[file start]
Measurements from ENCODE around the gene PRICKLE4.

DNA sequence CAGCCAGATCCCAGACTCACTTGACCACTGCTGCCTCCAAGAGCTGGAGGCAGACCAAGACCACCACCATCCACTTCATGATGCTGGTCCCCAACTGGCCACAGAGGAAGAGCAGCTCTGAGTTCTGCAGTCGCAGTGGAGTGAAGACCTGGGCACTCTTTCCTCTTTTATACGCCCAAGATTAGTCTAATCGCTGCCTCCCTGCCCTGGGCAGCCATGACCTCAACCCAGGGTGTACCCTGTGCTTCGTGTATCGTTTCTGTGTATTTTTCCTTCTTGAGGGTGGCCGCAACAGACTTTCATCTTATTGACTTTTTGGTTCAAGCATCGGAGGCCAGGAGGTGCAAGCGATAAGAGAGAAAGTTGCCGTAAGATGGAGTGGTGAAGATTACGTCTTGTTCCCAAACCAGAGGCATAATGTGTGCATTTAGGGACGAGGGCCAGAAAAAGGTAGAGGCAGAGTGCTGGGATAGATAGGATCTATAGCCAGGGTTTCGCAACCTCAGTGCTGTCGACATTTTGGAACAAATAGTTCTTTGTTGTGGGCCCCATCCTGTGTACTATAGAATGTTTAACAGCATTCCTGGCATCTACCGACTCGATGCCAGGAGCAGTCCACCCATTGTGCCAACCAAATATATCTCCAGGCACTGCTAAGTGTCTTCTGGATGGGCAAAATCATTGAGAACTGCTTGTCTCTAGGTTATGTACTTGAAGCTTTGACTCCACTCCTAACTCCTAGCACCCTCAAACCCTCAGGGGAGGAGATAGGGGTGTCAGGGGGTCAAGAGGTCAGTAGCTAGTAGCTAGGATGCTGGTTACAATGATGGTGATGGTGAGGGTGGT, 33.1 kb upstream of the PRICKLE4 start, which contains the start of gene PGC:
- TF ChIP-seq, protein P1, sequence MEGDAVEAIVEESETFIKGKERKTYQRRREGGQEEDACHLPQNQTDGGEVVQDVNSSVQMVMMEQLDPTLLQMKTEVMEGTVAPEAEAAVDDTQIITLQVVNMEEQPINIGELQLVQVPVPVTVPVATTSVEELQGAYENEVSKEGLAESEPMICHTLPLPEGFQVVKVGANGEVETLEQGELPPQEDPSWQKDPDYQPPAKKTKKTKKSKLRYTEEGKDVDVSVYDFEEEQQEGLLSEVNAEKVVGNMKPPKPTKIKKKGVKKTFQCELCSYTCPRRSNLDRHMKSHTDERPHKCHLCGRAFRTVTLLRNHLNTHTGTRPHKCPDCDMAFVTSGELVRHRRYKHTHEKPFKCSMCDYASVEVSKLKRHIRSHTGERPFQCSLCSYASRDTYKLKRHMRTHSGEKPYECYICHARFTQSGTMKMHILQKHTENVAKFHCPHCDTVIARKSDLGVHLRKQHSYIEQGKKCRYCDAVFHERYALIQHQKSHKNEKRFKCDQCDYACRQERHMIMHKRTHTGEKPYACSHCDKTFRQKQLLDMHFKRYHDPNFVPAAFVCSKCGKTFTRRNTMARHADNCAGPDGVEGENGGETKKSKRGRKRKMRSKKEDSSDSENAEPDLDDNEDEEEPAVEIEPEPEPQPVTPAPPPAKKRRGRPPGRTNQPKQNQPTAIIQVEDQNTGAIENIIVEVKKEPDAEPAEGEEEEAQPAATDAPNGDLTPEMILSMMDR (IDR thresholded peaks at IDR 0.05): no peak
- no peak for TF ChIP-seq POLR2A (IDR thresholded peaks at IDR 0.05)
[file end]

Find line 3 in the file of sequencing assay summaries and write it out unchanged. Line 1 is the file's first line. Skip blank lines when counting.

- TF ChIP-seq, protein P1, sequence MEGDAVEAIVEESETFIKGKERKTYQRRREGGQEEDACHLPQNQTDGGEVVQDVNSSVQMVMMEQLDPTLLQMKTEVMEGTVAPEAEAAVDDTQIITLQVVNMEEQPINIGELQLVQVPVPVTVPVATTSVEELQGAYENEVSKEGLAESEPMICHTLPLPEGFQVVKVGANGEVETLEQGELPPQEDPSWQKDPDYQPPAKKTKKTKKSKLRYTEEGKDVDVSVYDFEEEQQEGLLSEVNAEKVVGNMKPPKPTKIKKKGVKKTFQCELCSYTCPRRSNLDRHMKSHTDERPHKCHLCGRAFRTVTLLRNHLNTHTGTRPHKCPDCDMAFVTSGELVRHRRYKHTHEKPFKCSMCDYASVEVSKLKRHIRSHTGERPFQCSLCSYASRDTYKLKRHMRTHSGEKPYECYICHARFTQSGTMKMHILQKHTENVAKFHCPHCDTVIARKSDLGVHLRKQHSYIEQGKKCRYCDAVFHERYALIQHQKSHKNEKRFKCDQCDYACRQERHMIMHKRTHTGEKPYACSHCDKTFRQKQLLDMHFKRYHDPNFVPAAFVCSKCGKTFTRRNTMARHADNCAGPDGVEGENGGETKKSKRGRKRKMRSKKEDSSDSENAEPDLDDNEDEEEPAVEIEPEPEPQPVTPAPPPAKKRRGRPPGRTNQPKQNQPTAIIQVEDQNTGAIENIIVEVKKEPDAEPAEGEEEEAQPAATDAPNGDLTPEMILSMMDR (IDR thresholded peaks at IDR 0.05): no peak